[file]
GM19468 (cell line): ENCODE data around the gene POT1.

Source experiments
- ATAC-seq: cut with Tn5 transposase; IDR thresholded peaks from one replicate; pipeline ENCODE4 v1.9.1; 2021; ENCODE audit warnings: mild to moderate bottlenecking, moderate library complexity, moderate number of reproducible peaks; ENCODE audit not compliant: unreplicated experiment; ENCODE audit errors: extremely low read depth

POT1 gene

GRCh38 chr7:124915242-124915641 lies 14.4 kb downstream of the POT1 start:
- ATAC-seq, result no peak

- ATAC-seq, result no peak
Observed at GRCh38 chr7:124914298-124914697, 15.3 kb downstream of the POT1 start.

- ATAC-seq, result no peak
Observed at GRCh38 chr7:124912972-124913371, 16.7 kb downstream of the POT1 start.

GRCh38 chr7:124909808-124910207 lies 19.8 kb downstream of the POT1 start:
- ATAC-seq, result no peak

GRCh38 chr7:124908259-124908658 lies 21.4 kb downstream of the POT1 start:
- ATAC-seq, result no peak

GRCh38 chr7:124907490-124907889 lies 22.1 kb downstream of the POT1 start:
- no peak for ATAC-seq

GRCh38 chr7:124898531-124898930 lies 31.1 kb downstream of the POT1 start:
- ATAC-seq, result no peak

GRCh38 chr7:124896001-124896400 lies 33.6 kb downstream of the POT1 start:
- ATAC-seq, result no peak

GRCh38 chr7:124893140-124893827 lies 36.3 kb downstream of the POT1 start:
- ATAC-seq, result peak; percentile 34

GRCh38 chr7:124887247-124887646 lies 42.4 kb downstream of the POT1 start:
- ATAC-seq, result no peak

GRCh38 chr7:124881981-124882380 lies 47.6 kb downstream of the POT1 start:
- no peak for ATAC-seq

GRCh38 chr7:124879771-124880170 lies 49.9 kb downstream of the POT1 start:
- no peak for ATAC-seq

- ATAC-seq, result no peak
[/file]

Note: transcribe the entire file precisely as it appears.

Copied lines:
GM19468 (cell line): ENCODE data around the gene POT1.

Source experiments
- ATAC-seq: cut with Tn5 transposase; IDR thresholded peaks from one replicate; pipeline ENCODE4 v1.9.1; 2021; ENCODE audit warnings: mild to moderate bottlenecking, moderate library complexity, moderate number of reproducible peaks; ENCODE audit not compliant: unreplicated experiment; ENCODE audit errors: extremely low read depth

POT1 gene

GRCh38 chr7:124915242-124915641 lies 14.4 kb downstream of the POT1 start:
- ATAC-seq, result no peak

- ATAC-seq, result no peak
Observed at GRCh38 chr7:124914298-124914697, 15.3 kb downstream of the POT1 start.

- ATAC-seq, result no peak
Observed at GRCh38 chr7:124912972-124913371, 16.7 kb downstream of the POT1 start.

GRCh38 chr7:124909808-124910207 lies 19.8 kb downstream of the POT1 start:
- ATAC-seq, result no peak

GRCh38 chr7:124908259-124908658 lies 21.4 kb downstream of the POT1 start:
- ATAC-seq, result no peak

GRCh38 chr7:124907490-124907889 lies 22.1 kb downstream of the POT1 start:
- no peak for ATAC-seq

GRCh38 chr7:124898531-124898930 lies 31.1 kb downstream of the POT1 start:
- ATAC-seq, result no peak

GRCh38 chr7:124896001-124896400 lies 33.6 kb downstream of the POT1 start:
- ATAC-seq, result no peak

GRCh38 chr7:124893140-124893827 lies 36.3 kb downstream of the POT1 start:
- ATAC-seq, result peak; percentile 34

GRCh38 chr7:124887247-124887646 lies 42.4 kb downstream of the POT1 start:
- ATAC-seq, result no peak

GRCh38 chr7:124881981-124882380 lies 47.6 kb downstream of the POT1 start:
- no peak for ATAC-seq

GRCh38 chr7:124879771-124880170 lies 49.9 kb downstream of the POT1 start:
- no peak for ATAC-seq

- ATAC-seq, result no peak